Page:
Investigating the Stability of Non-Natural Nucleosides in DNA:DNA Duplexes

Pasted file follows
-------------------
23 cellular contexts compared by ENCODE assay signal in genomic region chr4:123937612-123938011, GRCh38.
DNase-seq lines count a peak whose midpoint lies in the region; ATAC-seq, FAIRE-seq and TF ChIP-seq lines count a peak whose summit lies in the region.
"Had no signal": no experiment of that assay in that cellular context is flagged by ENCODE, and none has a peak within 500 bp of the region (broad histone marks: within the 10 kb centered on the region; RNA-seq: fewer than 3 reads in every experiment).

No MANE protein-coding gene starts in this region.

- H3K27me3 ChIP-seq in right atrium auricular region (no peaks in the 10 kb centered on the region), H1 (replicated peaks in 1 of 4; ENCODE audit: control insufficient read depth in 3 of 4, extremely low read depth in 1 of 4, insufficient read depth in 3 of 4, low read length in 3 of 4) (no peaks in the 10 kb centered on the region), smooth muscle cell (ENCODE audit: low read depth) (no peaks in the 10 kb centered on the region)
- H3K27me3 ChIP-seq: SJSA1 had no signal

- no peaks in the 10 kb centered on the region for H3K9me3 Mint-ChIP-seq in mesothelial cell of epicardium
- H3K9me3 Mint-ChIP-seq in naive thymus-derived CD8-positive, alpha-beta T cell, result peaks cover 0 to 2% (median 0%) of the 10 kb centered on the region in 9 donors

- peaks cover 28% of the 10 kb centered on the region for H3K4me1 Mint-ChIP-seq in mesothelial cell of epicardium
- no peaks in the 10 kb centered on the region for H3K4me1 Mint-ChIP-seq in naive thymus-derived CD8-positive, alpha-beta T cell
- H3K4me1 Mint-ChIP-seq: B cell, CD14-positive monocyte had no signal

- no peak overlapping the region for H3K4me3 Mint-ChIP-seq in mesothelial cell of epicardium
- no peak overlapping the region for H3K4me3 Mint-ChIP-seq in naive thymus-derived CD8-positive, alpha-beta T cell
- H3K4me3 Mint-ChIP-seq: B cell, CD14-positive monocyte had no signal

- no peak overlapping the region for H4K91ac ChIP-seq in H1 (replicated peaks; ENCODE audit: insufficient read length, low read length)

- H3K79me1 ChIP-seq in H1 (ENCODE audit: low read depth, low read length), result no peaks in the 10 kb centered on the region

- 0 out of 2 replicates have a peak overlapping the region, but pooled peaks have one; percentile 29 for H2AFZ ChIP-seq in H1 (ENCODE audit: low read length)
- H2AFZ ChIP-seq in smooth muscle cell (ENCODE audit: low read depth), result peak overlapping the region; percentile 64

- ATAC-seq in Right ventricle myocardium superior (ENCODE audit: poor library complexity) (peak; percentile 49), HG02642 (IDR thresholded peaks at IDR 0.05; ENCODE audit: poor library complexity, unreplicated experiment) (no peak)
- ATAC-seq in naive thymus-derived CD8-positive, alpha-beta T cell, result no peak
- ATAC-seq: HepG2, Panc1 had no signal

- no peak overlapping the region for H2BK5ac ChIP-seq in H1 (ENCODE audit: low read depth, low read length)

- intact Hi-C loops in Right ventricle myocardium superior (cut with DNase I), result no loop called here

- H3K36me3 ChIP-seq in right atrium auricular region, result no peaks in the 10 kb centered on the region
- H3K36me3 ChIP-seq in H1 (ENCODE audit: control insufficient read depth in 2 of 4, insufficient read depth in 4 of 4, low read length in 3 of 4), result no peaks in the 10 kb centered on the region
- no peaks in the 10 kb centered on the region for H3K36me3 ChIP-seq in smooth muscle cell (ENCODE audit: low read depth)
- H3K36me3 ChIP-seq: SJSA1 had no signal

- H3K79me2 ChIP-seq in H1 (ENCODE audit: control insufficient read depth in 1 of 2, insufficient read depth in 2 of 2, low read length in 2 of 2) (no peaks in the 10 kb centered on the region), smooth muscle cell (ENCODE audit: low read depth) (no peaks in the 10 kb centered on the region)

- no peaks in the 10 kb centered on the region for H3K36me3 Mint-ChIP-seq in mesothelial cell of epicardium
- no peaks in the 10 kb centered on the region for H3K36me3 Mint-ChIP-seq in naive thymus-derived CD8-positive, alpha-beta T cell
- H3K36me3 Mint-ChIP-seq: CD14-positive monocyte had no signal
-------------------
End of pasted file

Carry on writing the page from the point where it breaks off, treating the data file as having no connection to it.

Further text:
DNA is a critical component in the storage and replication of genetic information in living organisms. The building blocks of DNA, nucleosides, form stable, selective pairs (GC and AT) between complementary, single-stranded DNA polymers to give rise to a stable secondary helical structure. Well documented are the forces bringing these base pairs together selectively: hydrogen bonding, base-stacking, complementary shape, etc. However, increasing interest and utility in both biophysical assays (PCR and other hybridization techniques) and expansion of the genetic alphabet to beyond simply four base pairs, have led chemists to synthesizing a library of non-natural nucleosides to study their impact on the stability of DNA duplexes. This research attempts to answer the ongoing questions: what are the rules governing stability of non-natural nucleosides in DNA? Are there other weak, non-covalent interactions which can be exploited for stabilizing DNA duplexes?Initial research was centered around the design and synthesis of universal bases in DNA. A universal base is a non-natural nucleoside which can pair non-selectively with each of the four natural nucleobases in DNA duplexes. These residues are important in hybridization-based detection techniques where the target sequence is not completely known. Among the most widely used universal bases is 5-nitroindole, though little research has gone into what impact other functional groups at that position may have on universality of the residue. Here, a set of nine unique 5-substituted indoles were synthesized and inserted into DNA oligomers to be screened as universal bases and compared to 5-nitroindole. The results showed that, while drawing any conclusive trend was difficult, there are functional groups other than nitro which dramatically increase the universality and stability of non-natural residues.Next, a series of substituted phenyl non-natural nucleosides designed to have very high dipole moments were synthesized and tested as universal bases and non-canonical base pairs in DNA duplexes. The former continues efforts to discover nucleobase replacements that nonselectively recognize all four Watson-Crick bases with a minimal destabilization of the duplex structure. The latter application involves the development of new selective base pairs to expand the information could be stored in a DNA polymer both in vivo and in vitro. The results showed that these residues are less universal and slightly more selective than the substituted indoles of the previous study, though one residue destabilizes the DNA duplex to a lesser degree. As novel base pairs, the substituted phenyl nucleosides made stronger self-pairs and cross-pairs in DNA duplexes than they did when paired with the canonical bases. This suggests that a highly polarized phenyl core may present a useful scaffold for future design of stable, novel base pairs. Lastly, an investigation into the possible stabilizing forces of halogen bonding in DNA duplexes. Halogen bonding is an electrostatic interaction analogous to hydrogen-bonding which permits a halogen to behave as a Lewis acid. A series of halogenated phenyl non-natural nucleosides were synthesized and paired with other substituted phenyl and pyridyl residues containing Lewis basic sites (NO2, OCH3, and N) to determine the extent to which halogen bonding could stabilize a DNA duplex. Further optimization of the geometry and spacing of the halogen bonding interaction led to several base pairs which appeared to gain an appreciable amount of stability from a constructive halogen bonding interaction.